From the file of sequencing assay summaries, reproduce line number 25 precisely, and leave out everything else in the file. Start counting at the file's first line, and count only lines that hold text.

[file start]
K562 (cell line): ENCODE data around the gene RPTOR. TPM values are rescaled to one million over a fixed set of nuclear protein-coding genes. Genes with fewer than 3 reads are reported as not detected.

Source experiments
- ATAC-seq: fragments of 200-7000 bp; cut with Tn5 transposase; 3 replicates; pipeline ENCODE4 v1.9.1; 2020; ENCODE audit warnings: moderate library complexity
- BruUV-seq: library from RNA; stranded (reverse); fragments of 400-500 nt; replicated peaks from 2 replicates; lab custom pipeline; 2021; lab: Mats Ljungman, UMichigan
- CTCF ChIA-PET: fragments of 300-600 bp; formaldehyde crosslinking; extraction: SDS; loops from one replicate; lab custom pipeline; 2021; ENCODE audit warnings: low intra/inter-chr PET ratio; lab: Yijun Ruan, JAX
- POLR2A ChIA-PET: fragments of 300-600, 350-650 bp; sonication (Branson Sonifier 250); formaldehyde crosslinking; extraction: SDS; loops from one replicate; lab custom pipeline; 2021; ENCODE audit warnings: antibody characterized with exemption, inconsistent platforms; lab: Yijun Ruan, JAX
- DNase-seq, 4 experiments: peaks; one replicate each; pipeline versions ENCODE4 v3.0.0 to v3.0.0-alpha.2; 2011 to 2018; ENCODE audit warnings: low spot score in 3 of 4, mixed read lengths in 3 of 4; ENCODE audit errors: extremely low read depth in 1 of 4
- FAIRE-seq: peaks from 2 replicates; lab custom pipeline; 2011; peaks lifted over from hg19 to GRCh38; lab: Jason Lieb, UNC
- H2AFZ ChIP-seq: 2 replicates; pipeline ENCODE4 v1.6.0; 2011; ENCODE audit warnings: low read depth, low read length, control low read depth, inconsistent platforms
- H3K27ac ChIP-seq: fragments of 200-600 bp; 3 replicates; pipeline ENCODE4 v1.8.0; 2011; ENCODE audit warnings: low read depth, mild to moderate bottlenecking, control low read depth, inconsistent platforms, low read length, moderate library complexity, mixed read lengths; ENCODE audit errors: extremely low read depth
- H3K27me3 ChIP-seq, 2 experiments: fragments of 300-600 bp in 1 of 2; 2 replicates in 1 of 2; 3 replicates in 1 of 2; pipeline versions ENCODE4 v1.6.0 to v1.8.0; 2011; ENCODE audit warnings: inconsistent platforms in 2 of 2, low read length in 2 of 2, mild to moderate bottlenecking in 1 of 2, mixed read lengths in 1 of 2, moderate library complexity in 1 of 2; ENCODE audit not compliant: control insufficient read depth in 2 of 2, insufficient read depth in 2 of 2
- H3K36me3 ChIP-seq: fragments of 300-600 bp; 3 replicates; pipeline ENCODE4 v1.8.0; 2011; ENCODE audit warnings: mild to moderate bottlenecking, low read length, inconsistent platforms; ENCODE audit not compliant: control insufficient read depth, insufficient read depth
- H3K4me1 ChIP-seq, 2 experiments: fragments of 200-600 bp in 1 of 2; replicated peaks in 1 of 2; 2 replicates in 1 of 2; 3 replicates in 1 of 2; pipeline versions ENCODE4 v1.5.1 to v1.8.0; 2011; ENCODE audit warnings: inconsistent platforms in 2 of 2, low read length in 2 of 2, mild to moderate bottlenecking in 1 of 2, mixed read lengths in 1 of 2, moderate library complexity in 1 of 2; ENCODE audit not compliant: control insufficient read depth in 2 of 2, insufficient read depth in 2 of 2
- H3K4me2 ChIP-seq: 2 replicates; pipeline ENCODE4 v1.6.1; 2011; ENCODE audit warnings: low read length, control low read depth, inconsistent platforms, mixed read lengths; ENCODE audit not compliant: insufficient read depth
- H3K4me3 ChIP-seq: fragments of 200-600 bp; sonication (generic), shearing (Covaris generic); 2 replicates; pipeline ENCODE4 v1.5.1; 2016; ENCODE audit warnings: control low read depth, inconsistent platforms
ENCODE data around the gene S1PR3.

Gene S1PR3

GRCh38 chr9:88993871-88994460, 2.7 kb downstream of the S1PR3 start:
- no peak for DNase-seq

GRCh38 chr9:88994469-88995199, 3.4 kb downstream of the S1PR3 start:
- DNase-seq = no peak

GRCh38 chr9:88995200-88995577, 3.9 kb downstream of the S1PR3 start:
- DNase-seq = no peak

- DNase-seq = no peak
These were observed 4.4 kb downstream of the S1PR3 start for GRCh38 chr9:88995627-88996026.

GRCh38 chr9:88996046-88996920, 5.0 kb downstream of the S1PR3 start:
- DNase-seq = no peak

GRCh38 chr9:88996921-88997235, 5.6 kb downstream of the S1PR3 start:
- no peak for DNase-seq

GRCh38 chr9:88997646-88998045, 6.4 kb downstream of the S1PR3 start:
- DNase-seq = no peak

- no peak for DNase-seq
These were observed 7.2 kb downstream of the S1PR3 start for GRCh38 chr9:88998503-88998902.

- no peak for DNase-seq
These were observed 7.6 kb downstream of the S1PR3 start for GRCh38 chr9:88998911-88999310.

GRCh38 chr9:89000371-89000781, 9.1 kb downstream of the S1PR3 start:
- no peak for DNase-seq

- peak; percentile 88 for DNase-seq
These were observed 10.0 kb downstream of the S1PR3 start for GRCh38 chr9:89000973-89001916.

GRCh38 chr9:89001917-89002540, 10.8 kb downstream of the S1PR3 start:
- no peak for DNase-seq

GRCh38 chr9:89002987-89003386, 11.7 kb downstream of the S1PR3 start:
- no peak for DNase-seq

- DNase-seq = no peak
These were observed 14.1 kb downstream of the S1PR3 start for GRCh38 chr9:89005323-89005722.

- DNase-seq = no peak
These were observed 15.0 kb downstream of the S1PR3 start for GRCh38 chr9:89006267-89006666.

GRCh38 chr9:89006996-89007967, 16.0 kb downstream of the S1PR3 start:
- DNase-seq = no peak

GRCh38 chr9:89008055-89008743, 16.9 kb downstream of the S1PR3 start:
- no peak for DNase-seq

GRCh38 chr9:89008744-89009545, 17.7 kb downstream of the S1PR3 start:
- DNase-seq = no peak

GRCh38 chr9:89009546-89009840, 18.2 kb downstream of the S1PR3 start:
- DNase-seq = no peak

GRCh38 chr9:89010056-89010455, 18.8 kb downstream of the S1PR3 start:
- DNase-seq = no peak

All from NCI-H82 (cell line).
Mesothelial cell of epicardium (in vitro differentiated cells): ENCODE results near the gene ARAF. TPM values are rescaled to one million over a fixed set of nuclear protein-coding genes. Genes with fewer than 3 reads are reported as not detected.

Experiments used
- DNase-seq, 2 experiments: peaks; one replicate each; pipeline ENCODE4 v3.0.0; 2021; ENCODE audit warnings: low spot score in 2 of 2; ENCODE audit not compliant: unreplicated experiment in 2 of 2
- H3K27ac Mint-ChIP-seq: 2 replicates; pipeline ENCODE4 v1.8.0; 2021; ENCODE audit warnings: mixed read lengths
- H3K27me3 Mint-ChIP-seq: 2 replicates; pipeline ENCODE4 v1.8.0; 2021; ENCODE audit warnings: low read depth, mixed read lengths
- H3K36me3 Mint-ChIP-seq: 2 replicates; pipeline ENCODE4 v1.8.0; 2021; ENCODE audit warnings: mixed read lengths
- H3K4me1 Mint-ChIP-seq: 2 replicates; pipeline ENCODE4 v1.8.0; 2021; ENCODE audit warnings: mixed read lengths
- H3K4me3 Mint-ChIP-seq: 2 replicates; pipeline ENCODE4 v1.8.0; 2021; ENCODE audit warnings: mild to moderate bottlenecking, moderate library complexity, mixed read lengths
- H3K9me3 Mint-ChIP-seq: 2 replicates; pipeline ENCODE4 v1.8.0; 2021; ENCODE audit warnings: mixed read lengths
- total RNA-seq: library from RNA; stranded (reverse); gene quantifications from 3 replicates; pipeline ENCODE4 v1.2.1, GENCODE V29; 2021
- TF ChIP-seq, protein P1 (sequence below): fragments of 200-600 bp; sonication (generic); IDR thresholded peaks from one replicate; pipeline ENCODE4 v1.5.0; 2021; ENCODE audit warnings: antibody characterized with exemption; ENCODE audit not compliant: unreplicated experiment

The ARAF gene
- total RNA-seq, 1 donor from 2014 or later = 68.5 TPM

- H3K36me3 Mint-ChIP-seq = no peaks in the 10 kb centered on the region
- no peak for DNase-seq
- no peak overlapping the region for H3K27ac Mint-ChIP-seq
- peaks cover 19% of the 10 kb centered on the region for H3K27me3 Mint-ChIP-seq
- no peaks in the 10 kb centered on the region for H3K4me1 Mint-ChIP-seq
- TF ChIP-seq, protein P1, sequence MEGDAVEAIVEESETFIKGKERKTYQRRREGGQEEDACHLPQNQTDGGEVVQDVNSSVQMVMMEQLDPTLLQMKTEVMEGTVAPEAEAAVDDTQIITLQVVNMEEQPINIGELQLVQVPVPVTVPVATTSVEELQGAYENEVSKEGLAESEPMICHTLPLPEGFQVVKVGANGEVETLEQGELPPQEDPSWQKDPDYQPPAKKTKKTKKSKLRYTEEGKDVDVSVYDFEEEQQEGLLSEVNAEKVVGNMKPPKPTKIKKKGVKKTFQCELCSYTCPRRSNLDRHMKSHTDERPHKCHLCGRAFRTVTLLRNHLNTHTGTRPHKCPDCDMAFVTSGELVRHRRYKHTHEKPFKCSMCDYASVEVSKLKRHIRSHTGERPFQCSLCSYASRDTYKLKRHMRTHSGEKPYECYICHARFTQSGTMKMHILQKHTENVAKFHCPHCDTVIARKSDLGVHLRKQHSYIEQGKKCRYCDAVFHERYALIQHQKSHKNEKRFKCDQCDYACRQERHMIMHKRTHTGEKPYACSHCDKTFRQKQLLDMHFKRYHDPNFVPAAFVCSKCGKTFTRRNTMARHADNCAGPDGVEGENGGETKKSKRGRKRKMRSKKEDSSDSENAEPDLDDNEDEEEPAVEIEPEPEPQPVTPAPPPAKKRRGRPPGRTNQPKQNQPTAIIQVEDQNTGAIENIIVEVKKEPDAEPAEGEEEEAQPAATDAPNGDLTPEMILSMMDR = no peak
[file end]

These were observed 4.4 kb downstream of the S1PR3 start for GRCh38 chr9:88995627-88996026.